The use of alcohol has become more widespread and acceptable for children and young people. They are drinking more often and at riskier levels.
Forty-three per cent of 16 and 17-year-olds say they drink to get drunk; two-thirds of 16 and 17-year-olds think that ‘‘it is OK to get drunk occasionally’’.
In the past 10 years, about 15 per cent of all deaths of 15 to 24-year-olds were due to risky drinking.
But should we be surprised, when the alcohol industry seeks to recruit young people into a lifelong habit?
Alcohol products are designed, packaged and promoted to normalise alcohol use for young people.
Grog companies spend billions embedding their brands in the lives and lifestyles of young people.
The underage alcohol market brings in more than $100 million in profits for the industry. Sporting gear bears alcohol brand logos. Spirit brands run competitions to win electric skateboards and use social media to get their message to young people.
If a beer or spirit ad gets 10 million views on YouTube, an average of 600,000 children under the age of 17 will see it.
Promotions link booze to sports, music celebrities, sex and an enviable lifestyle.
Sponsorship of football, lads’ mags and music festivals sends a message to young people that the brand understands them and that drinking is something everyone needs to do to have fun and friends.
Music is also used to push alcohol to kids. In a study of 793 popular US songs, a research team found one in five had explicit references to alcohol and a quarter named a specific brand.
The latest Zoo magazine tells its 28,000 readers aged 14 to 17: ‘‘Here’s a good reason to go out, get slaughtered and urinate on a policeman: even industrial quantities of booze won’t destroy the grey matter’’ (which isn’t true).
Alcohol consumption causes more than 5000 deaths and 80,000 hospital visits in Australia yearly. The economic cost is about $36 billion a year.
In a paper delivered to the Right to Childhood conference in Sydney recently, Professor Mike Daube made the case for suing the industry, making it pay for the human damage.
‘‘There is massive evidence on the impacts of alcohol on our community. It is a health problem, a social problem, an economic problem, a law enforcement problem, a cultural problem,’’ Prof Daube said.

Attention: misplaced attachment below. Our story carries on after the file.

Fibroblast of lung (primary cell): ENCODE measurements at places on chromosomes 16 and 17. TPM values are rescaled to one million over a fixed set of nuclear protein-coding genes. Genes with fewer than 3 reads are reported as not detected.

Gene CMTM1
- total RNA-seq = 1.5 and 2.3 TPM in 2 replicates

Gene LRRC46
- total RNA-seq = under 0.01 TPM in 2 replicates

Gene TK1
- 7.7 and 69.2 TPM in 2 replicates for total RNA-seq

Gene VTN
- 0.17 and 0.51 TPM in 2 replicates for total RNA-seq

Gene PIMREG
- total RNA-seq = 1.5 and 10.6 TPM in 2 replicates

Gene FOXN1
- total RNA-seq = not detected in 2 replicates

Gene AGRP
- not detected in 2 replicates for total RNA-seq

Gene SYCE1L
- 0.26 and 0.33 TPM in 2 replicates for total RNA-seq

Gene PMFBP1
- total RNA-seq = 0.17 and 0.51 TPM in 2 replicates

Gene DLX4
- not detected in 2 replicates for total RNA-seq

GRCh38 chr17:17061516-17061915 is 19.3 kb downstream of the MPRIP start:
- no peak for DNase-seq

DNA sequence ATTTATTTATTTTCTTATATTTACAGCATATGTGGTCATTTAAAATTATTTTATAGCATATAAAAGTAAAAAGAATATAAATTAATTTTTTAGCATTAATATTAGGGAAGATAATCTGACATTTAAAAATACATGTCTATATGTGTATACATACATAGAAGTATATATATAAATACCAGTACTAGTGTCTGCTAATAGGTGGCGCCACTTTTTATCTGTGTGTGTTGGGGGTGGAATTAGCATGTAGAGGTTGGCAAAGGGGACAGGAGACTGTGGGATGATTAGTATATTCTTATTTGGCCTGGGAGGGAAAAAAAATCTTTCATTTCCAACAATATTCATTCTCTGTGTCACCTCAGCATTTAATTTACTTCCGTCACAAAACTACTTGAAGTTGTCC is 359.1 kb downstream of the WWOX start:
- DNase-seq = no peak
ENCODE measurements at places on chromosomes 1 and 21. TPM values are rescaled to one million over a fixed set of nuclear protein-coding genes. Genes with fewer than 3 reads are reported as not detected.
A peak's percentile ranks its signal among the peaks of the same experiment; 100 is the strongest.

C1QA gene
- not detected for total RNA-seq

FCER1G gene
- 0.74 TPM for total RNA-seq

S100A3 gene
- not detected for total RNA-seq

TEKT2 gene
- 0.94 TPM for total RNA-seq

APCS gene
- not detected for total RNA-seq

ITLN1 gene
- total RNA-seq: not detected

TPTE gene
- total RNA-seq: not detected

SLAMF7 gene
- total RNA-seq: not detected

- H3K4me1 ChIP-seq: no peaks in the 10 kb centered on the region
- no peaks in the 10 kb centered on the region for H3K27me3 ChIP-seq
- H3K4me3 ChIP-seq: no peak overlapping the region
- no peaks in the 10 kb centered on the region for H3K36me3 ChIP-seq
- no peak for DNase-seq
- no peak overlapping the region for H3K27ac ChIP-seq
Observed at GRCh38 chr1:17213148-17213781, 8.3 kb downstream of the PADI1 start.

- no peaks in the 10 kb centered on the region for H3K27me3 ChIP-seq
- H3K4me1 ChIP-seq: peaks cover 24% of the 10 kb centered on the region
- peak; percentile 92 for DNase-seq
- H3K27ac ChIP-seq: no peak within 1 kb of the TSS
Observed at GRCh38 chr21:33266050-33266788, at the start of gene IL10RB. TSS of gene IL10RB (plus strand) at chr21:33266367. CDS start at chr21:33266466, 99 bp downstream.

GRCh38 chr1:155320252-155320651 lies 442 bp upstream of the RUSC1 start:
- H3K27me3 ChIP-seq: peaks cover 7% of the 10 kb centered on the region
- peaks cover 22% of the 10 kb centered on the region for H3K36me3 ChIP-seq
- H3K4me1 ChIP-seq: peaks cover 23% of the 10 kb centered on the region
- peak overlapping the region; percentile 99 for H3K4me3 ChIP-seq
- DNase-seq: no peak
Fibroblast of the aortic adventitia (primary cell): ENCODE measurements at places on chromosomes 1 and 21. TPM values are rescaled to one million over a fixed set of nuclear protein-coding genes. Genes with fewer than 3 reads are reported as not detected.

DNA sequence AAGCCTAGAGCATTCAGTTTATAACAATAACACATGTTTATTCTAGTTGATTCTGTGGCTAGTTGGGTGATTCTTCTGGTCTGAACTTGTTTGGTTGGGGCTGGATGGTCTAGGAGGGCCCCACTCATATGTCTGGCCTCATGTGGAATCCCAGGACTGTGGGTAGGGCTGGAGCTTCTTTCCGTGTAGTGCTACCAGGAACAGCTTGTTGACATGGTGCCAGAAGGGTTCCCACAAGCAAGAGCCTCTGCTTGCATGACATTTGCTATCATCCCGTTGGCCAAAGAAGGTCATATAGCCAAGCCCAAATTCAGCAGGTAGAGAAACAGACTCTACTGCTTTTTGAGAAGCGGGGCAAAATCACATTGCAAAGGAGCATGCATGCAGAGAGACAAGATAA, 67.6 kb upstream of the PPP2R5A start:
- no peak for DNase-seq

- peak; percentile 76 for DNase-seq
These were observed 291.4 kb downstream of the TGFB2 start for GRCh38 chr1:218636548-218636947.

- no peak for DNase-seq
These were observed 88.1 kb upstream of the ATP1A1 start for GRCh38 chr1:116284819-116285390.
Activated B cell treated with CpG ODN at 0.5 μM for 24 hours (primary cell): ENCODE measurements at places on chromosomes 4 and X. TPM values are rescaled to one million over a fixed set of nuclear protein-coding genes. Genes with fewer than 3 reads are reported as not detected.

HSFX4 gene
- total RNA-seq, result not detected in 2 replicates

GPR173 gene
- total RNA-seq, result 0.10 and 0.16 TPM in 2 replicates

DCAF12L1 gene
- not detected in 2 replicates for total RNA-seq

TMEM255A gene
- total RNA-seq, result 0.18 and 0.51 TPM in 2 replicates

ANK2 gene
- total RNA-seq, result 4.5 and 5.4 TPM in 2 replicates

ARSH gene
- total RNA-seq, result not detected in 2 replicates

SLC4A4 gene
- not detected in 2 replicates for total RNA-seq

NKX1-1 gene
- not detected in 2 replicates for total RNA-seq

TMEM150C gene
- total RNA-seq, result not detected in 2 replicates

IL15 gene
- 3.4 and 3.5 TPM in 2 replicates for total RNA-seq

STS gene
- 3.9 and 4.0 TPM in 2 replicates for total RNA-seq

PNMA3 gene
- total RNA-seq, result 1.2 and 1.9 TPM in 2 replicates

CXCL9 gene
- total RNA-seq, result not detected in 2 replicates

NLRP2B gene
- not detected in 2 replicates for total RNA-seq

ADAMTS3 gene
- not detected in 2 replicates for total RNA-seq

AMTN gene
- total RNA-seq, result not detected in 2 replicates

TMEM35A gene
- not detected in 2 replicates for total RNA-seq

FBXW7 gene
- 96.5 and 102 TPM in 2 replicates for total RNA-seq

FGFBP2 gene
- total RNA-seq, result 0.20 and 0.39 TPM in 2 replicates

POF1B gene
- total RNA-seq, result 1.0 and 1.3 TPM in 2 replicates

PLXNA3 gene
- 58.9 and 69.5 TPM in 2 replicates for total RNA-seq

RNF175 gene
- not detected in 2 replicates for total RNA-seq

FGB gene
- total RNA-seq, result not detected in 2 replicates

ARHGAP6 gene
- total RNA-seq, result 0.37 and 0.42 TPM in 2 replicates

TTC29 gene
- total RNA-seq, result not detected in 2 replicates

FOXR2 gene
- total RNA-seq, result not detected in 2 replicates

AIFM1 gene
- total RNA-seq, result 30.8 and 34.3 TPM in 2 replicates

‘‘It is a cause of death, injury, violence, domestic violence, child abuse, workplace losses, road crashes.’’
Prof Daube says industry self-regulation codes are limited and toothless. The industry is skilled in countering threats to its sales by downplaying health and other consequences of alcohol use and promoting its own soft education.
What minimal regulation exists is not enough to prevent the massive alcohol-related problems we are seeing.
With a million dollars a day spent sanitising and glamourising alcohol directly to young people for whom it is actually illegal to purchase, how can the meagre budgets available to school for drug and alcohol education compete?
Advocates for change urge the following: PROPER curbs on alcohol promotion; REFORM of the tax system so that we can’t buy alcohol cheaper than bottled water; CURBS on the increasing numbers of sales outlets — often where their presence normalises drinking for young people; A FUNDAMENTAL rethink of licensing laws to quell the drunken violence plaguing our cities; LEGISLATION to prevent secondary supply to children and tougher penalties for supplying; EFFECTIVE warning labels; RAISING the legal drinking age.
Surveys show under-18s feel strongly about the levels of alcohol marketing they are exposed to and want regulation that provides stronger protection. They also want more health warnings. It’s time for real action to stop more damage.
As published in the Sunday Herald Sun Nov 18, 2012
“Intelligent, passionate, brilliant, fearless… I could not recommend her more highly”
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“You continue to reset my shock meter…”
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In this DVD, Melinda takes us on a visual tour of popular culture. “Melinda’s presentation leaves audiences reeling. She delivers her message with a clarity and commonsense without peer.” – Steve Biddulph, author, Raising Boys, Raising Girls
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“Getting Real contains a treasure trove of information and should be mandatory reading for all workers with young people in health, education and welfare” – Dr Michael Carr-Gregg, Adolescent Psychologist
Do you read women’s lifestyle magazines? Have you thought about how magazines might affect you when you read them? Faking It reflects the body of academic research on magazines, mass media, and the sexual objectification of women.
Ruby Who? is the sweet and innocent story of a little girl’s adventure in re-discovering her identity. Ruby wishes for so many things and dreams of being like others. Will she end up forgetting how to just be herself?
Ruby Who? is the sweet and innocent story of a little girl’s adventure in re-discovering her identity. Ruby wishes for so many things and dreams of being like others. Will she end up forgetting how to just be herself?
Defiant Birth challenges widespread medical, and often social aversion to less than perfect pregnancies or genetically different babies. It also features women with disabilities who were discouraged from becoming pregnant at all.